Shobana’s ‘Gita Govindam’ was a whirl of colour, melody and movement.

Marketing experts often stress on the importance of sleek design and clever packaging to appeal to a wider spectrum of consumers. Shobana, with her experience on the silver screen has understood the importance of projecting her ideas in an appealing manner. Her performance in ‘Gita Govindam’ was choreographed as a group composition, with attention to details of stagecraft and presented as an attractive visual package.

Ashtapadi is one of the most popular compositions in the dance repertoire of every Indian classical style, with dancers exploring it in depth. Shobana has encapsulated the ashtapadis into short, crisp choreographic group presentations, to reach out to a larger audience base not initiated into deep understanding of classical dance.

From the start, when the girls in colourful skirts enter in a whirlwind of movement with a pitambar-clad Shobana as Krishna following them, to the grand finale, it was a non-stop kaleidoscope of colour, composition, melody and movement.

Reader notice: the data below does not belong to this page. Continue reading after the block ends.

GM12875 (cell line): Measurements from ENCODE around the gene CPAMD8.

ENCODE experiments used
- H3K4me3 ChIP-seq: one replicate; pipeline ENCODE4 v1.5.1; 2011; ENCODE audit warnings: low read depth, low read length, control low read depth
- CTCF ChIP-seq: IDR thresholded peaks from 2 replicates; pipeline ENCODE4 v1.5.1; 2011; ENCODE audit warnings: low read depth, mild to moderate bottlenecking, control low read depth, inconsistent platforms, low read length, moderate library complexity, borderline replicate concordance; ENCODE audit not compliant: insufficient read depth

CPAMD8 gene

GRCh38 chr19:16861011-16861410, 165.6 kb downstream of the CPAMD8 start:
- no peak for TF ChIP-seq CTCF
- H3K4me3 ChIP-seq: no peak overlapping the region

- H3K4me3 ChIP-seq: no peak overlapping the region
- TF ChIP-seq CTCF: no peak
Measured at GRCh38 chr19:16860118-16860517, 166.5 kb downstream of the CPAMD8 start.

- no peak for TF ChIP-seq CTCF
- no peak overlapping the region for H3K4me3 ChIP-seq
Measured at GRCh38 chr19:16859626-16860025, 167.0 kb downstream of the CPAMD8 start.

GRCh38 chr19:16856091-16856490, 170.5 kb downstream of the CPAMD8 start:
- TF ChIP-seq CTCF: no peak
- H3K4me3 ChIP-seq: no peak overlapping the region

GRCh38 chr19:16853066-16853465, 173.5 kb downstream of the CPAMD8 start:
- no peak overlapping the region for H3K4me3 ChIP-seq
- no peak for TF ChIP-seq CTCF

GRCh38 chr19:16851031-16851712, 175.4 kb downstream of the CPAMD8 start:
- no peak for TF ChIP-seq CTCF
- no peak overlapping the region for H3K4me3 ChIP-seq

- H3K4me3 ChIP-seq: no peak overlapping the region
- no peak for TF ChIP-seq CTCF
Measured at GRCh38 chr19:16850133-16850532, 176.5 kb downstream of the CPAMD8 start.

The popular ashtapadis such as ‘Lalita Lavanga,’ ‘Nindati Chandana’ and ‘Yaahi Madhava’ came one after another in quick succession, in an eclectic mix of rhythm and movement, with the dancers capturing the requisite visual representations of the flora and fauna of Gokul, the ched–chaad of Krishna and gopis, raas leela. A consummate artist in total control of her laya, Shobana was a picture of grace gliding in and out of the stage as Krishna, coming alive as the impish lad full of mischief or the incorrigible romantic through her extraordinary abhinaya.

The sakhi is communicating to Krishna the scorching pangs of separation that Radha is experiencing and when the lines Vilapati – rodithi is rendered, a second spotlight showing Radha emoting what the sakhi is saying: it was a masterly visualisation of time and space, a poetic moment.

The Dasavatara sloka as the concluding item gave immense scope for narrative story telling with attractive friezes and postures, positioned at appropriate places. In Ramaavatar for the Sita Swayamvara scene, Shobana’s portrayal of the various suitors was laced with a twinge of humour and her body arched like a bow was greeted with cheer by the rasikas.

The show, by and large, succeeded in its intention to reach out to the viewers, but it has to be admitted that the excitement one experiences is just momentary.